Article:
For example, instead of just the pressure value, you’re able to expose the unit of measurement. The current set points the type of instrument used for measuring its configuration parameters, its position in the hierarchy of machine or plant components, and also define all other components of that machine and how they are related to the pressure sensor in order to give the OPC UA client a holistic view of the machine or plant information. So it’s not just pure information that you get as an OPC UA client, but a total digital description of an underlying physical asset.
It’s important to note here that even with its complex information modeling capabilities OPC UA is still able to support simple data models, such as those in classic OPC.
3. Service Oriented Architecture
Take for example, in legacy protocols such as Modbus, data exchange is based on the bits and bytes that are transmitted back and forth. That is, in order to request information from a device or machine, you have to send a specific bit or byte sequence. As much as we have adapted to understanding Bits and Bytes as programmers and engineers, this is not a user friendly way of building communication systems. In contrast, an OPC UA server exposes services in the form of methods that a client can use to request information from a server.
These methods can be used for performing administrative tasks, Eg define server method. And they can also be used for accessing actual automation data, for example, the ReadTag tag and the WriteTag methods. I’m sure you can see how using a service oriented architecture could simplify the engineering effort in terms of development and maintenance of communication systems, as methods can easily be read by humans and programmed into machines for consuming automation data via OPC UA.
4. Simplified IT/OT Integration
If you are familiar with automation systems, then you’d be aware of the automation pyramid, which describes how data flows from field devices up to high level applications such as ERPs. That pyramid is the way it is simply because seamless information integration between systems at different levels of operation has not been easy to achieve in the past. Take for example, a low level device or sensor using field bus communication protocols could not communicate directly with a high level application, the information has to be collected by PLCs, made available to SCADA, and then finally pushed up the stack to IT networks. Now, because OPC UA is an information carrier that is common throughout all these stages. It kind of makes that pyramid obsolete. Devices can deliver data directly to higher levels.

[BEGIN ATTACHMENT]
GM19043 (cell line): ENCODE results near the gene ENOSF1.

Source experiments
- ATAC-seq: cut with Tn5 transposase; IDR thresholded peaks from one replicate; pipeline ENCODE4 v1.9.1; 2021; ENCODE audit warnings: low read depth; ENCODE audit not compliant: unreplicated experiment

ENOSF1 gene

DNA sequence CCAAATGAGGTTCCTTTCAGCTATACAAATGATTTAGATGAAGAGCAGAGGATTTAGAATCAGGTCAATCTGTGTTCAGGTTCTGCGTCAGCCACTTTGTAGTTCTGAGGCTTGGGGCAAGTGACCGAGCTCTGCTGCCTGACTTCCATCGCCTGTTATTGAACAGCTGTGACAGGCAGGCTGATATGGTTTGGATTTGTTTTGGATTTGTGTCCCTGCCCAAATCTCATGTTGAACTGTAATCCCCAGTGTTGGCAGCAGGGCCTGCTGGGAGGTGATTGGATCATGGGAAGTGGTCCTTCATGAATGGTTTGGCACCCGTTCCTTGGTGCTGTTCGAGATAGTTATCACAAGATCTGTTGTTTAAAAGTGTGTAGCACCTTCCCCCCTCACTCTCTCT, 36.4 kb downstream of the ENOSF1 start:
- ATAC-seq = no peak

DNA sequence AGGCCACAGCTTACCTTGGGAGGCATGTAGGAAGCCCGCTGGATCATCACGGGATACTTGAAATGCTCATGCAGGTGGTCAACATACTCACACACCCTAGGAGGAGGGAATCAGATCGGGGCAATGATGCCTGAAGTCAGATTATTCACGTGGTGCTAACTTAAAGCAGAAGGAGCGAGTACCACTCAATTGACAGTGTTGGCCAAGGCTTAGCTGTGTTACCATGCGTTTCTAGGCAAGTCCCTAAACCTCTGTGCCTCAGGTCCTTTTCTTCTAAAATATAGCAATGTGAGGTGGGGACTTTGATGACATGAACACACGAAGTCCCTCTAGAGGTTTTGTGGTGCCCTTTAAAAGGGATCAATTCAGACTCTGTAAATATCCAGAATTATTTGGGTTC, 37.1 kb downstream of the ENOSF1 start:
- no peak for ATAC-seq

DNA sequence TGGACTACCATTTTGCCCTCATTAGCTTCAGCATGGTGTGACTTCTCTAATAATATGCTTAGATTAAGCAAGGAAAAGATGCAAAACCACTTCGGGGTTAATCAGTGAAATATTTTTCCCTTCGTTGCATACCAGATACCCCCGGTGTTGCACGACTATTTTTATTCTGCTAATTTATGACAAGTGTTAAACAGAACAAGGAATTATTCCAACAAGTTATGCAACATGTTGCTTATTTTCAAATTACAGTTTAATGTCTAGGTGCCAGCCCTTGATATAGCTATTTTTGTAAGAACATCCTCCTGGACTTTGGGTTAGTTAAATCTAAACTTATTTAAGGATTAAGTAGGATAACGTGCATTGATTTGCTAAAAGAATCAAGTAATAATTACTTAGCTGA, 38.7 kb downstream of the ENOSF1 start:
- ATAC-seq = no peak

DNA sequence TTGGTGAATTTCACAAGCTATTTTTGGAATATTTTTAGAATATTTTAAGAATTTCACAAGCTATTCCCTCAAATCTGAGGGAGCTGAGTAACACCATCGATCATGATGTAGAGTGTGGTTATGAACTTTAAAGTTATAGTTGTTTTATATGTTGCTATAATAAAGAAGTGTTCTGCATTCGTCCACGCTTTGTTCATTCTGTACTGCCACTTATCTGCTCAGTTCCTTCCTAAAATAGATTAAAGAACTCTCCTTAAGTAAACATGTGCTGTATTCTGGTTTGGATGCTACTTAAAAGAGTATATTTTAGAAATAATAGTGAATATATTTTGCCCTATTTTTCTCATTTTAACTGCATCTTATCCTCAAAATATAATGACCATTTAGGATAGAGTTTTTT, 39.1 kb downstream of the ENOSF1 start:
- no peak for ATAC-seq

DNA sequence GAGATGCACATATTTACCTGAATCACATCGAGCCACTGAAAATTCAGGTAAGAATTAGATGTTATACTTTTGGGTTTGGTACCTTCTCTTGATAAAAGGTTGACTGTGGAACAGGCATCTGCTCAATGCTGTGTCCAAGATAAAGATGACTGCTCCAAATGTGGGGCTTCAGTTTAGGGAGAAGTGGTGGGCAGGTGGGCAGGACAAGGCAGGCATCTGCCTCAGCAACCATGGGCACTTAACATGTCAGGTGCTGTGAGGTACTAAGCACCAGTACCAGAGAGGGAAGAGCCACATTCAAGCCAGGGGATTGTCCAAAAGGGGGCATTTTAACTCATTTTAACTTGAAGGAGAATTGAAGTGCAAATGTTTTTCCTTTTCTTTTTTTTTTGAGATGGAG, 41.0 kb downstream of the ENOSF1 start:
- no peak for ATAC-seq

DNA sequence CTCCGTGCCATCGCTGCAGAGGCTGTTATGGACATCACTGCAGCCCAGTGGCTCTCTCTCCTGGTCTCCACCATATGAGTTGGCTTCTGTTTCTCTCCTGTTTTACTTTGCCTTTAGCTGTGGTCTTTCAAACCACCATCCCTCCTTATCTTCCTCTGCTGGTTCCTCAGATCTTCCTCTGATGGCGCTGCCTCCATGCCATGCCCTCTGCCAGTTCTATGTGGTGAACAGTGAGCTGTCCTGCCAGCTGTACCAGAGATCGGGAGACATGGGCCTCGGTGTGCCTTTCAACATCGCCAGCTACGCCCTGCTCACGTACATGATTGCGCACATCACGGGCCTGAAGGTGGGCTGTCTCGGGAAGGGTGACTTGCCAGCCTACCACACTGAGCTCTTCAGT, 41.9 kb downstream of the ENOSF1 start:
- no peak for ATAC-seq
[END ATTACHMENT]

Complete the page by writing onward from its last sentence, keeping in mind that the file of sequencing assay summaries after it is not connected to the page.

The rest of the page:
Even better, OPC UA makes it possible to run non-critical process logic from the cloud. This diagram above shows potential OPC UA use cases across different levels of a manufacturing organization.
You will notice here that it is usual to have a system that has both an OPC UA client for accessing other servers, and a server for exposing on-system information.
By now it should have become evident to you why OPC UA shouldn’t be compared to other industrial communication protocols. Not even with its own predecessor. It was created to solve problems that are entirely different to what industrial communication protocols are being used for.
Two Pillars of OPC UA
So in defining the OPC UA standard, the foundation focused on two things. One, how implementers of the standard would be able to describe the data to be exposed by the server. Two, how data would be transported between the client and the server. In other words, Data Modeling and Transport Mechanisms are two basic pillars of OPC UA.
As you will find out in other parts of this series, the OPC foundation made an effort to keep these specifications as abstract as possible. This was intentionally done so as to leave room for any technology to be used for the actual implementation in order to future proof the standard and eliminate concrete reliance on one particular technology.
1. OPC UA Data Transportation
There are two transportation versions that OPC UA defines. The first one is the use of a Binary TCP protocol, which works well in scenarios that require high performance. And the second one is mapping the transportation to existing internet standards like HTTP, XML and web services, which works well for internet communication.
2. OPC UA Information Modelling
As stated earlier, classic OPC does have a way of presenting information, but in a very basic format, which could simply be a tag value for an OPC DA server. On the other hand, OPC UA is a complete data modeling specification, which defines the rules that OPC UA application developers must follow in order to expose a complex information model in an OPC UA server. The specification also defines how you can build a hierarchy for the type of components that are found within your system in order to expose them in the correct structure.
So in a nutshell, with OPC UA, you have a standard of Information Interchange based on a client server model, whereby the server is able to describe in detail the information of the underlying physical asset and also expose services that the client can use to consume that information. This exchange of data between client and server is conducted over TCP and HTTPS protocols. And both servers and clients can be deployed across different computing platforms, ranging from big servers to embedded devices with constrained computing resources. In addition to the client server model, the OPC UA specification was extended to cater for a publish subscribe pattern, whereby the OPC UA server broadcasts information to many clients that are subscribed to that piece of information.